sheet-composted bed over heavy clay soil that grew potatoes last year for its first crop. They seemed to have leached all that organic material out of the soil and it's back to heavy clay. So last fall, being the sort of irregular gardener that I am, and noticing that the bark mulch in the pathway next to the bed had decomposed significantly and the chickens were finding lots of protein snacks in it, decided to top mulch the bed with fall leaves held down by the decomposing bark mulch, which I just shoveled off the pathway and onto the bed. I covered the beds with weed cloth and carpet remnants, mostly to keep the free-ranging chickens out. I really wasn't sure how this might work.
But about mid-February, as deep winter broke and the days started to warm into the 50s more often than not, I put some PVC pipes over some 2' rebar stakes and stretched some 6 mil plastic over the bed to warm things up. In early February's first quarter moon, I'd planted some carrot seeds in a flat, as I'd read somewhere that you could transplant very young carrot seedlings (typically, root crops can't be transplanted. But when I get antsy in late winter, I'm willing to try anything to get a jump on gardening.) And while an earlier planting of carrot seeds in January hadn't germinated, this batch emerged into a glorious green carpet of carrot seedlings in less than 2 weeks.
So about a week ago, I transplanted them into the bed. Knowing they didn't want their roots disturbed, I carefully lifted chunks of potting medium and seedlings out with a butter knife and immersed them in a bowl of warm water (warm mostly to keep my hands from freezing, but maybe the carrots liked it too) and tickled and teased the roots apart. Then I pulled open holes in the mulch/soil (on this end of the bed it was slightly more soil-y) and tamped them in. I'm surprised and thrilled to say that it looks like 95+ percent have made it so far.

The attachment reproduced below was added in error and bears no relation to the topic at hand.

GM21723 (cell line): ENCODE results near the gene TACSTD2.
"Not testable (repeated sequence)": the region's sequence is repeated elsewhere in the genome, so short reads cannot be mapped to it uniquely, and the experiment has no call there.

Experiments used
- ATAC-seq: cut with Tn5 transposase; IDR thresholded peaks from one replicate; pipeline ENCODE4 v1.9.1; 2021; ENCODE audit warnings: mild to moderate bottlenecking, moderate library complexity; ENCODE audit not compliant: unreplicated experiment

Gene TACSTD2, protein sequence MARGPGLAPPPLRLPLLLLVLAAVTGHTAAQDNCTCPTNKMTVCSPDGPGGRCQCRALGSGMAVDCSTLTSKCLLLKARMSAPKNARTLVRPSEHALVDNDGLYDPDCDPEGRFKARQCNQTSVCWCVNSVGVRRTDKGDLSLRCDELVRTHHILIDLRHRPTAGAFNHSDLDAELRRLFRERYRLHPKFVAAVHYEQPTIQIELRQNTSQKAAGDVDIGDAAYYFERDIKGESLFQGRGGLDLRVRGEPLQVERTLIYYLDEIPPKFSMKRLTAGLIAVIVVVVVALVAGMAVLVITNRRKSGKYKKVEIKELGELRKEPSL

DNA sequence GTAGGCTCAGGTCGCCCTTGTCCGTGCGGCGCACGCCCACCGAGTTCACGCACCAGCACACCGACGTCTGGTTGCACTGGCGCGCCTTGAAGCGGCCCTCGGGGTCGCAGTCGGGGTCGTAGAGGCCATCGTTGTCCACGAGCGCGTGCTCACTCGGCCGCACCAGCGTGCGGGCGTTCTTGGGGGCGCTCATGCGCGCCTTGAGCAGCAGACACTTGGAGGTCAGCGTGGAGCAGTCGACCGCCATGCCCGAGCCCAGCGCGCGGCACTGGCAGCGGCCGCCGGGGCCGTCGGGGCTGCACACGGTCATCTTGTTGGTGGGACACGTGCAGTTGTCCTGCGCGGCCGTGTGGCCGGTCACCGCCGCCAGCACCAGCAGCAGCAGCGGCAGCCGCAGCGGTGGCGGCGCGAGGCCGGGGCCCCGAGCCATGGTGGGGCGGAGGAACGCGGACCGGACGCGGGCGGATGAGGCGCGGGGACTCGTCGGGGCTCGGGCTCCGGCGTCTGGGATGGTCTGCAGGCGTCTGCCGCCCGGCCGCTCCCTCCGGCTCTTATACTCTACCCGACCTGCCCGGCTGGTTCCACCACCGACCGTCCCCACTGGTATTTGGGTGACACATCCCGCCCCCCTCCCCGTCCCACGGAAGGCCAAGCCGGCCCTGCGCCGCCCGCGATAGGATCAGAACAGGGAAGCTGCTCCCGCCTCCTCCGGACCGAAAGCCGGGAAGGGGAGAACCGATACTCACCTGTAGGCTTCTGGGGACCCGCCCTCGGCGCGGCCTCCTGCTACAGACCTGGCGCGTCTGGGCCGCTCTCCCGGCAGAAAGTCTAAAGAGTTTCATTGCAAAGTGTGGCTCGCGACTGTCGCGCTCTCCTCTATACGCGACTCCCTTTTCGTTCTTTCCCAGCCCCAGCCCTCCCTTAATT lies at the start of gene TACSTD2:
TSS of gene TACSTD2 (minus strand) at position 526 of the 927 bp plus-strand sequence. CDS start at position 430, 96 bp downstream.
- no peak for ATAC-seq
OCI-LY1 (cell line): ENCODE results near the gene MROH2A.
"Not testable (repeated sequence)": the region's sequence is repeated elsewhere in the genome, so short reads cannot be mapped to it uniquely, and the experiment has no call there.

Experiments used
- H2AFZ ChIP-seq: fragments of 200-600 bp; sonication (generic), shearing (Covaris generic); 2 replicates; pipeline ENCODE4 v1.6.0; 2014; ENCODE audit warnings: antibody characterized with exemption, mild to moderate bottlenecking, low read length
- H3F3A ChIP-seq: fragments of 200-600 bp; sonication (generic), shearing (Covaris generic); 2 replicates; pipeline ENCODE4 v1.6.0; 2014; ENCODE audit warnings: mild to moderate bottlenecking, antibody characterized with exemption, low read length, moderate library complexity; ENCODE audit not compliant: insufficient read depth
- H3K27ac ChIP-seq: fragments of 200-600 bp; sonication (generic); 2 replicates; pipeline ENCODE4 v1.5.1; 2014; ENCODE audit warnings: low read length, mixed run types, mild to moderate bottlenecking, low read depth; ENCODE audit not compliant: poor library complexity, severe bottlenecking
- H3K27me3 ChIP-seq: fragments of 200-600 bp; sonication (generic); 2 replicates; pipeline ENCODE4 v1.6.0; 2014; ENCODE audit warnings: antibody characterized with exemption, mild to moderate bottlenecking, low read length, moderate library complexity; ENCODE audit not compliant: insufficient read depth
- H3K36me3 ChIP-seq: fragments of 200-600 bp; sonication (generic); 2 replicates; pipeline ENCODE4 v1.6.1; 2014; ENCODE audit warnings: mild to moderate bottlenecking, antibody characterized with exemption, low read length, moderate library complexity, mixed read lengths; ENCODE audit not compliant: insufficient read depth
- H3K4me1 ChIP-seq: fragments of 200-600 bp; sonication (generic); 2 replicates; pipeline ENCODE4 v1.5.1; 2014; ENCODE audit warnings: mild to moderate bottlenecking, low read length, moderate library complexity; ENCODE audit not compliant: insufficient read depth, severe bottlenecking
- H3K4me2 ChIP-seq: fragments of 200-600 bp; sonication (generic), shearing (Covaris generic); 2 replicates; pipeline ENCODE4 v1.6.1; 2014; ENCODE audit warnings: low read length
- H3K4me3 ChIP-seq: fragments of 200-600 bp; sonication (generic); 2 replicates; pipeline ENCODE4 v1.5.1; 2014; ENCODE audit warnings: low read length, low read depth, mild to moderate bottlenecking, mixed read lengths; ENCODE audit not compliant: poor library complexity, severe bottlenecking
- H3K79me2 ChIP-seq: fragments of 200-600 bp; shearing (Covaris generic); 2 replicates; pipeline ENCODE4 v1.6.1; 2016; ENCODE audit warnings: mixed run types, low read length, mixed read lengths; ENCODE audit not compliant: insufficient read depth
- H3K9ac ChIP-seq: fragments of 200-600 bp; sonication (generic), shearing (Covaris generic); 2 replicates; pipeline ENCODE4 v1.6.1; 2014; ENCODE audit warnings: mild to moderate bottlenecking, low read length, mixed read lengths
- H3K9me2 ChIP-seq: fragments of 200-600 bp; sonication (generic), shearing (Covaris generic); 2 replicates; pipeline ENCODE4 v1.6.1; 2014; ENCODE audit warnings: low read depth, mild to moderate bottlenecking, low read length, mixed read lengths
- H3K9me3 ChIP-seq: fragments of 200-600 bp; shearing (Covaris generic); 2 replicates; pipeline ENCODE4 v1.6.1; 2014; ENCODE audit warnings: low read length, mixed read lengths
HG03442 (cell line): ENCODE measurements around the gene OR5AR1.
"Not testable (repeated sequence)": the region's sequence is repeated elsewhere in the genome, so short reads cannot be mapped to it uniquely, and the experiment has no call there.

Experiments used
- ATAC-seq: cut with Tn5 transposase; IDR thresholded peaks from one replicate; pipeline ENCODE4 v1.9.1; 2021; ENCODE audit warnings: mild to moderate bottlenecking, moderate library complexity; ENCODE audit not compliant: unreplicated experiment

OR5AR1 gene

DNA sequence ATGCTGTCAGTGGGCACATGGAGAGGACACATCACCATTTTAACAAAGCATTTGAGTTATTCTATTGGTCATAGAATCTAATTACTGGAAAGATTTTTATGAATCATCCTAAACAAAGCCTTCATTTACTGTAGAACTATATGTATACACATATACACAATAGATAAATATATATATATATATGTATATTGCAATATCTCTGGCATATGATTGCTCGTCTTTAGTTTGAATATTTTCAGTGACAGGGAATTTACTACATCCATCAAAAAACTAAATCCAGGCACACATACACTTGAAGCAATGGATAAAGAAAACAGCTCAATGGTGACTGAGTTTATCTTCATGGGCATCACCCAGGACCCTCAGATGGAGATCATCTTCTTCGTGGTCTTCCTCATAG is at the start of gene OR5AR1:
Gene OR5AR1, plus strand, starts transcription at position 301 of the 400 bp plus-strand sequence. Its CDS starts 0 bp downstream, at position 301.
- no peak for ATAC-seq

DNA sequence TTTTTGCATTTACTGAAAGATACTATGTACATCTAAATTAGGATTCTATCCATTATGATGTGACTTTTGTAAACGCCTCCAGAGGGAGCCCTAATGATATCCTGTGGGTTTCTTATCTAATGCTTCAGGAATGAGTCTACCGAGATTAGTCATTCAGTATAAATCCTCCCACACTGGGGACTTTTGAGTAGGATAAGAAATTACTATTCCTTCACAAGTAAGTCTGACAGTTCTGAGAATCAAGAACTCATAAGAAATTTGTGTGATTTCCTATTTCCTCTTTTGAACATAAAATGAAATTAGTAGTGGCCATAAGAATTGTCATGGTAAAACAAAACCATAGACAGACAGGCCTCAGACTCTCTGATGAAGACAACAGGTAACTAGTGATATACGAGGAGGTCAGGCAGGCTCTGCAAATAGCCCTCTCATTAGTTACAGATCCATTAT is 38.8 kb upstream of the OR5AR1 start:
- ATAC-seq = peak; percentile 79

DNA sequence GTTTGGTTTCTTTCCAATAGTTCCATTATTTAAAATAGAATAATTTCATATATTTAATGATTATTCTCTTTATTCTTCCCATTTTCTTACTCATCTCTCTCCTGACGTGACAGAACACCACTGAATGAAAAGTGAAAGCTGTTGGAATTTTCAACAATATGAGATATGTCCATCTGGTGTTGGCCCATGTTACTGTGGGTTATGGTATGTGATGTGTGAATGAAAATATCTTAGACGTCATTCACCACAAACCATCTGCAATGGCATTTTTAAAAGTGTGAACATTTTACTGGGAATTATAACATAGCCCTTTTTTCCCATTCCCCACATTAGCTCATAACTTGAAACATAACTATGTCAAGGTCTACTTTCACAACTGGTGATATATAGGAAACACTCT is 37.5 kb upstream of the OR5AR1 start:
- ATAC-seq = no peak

Edited to add: I have since read that transplanting carrots causes their roots to fork, and that's exactly what happened with these. While plenty of carrot root was produced, each plant looked like a strange sea creature with many tentacles and many were so hard to clean the dirt out of they weren't worth the effort. I won't try transplanting them again.
|Intrepid carrot seedling|
I open the bed up on sunny days, and keep it covered on snowy days and at night, when it's still dropping into the 20s and teens.
Once I realized that the carrots had survived, I decided to test out some bok choi and spinach. The left half of the bed, where the potatoes were grown, has less-decomposed leaf-litter and bark mulch, which may be problematic. When you have active composting going on in a bed, the nitrogen in the compost is temporarily occupied in reaction with the carbon in the compost and isn't available to any plants. But I thought I'd give it a shot. These seedlings had grown a bit too long in their first flat and had some pretty tangled root systems. With more warm water bathing and teasing apart of roots (which makes the planting process rather time consuming and is not something the average farmer is going to do), I planted the spinach and bok choi, taking care to pull open holes in the soil/mulch deep enough for the roots to stretch down straight. After patting everything in, I watered with warm faucet water (too cold to have the outside hoses running yet) in hopes this would warm up the deeper regions of the bed a bit, and finished with a watering can or two of decomposed fish soup (warm water with a few tablespoons of fish emulsion in it). My hope was that the nitrogen in the fish emulsion would offset any loss of nitrogen in the still decomposing mulch.)
Uncovering the beds this morning, it looks like almost all the spinach and bok choi made it through the night.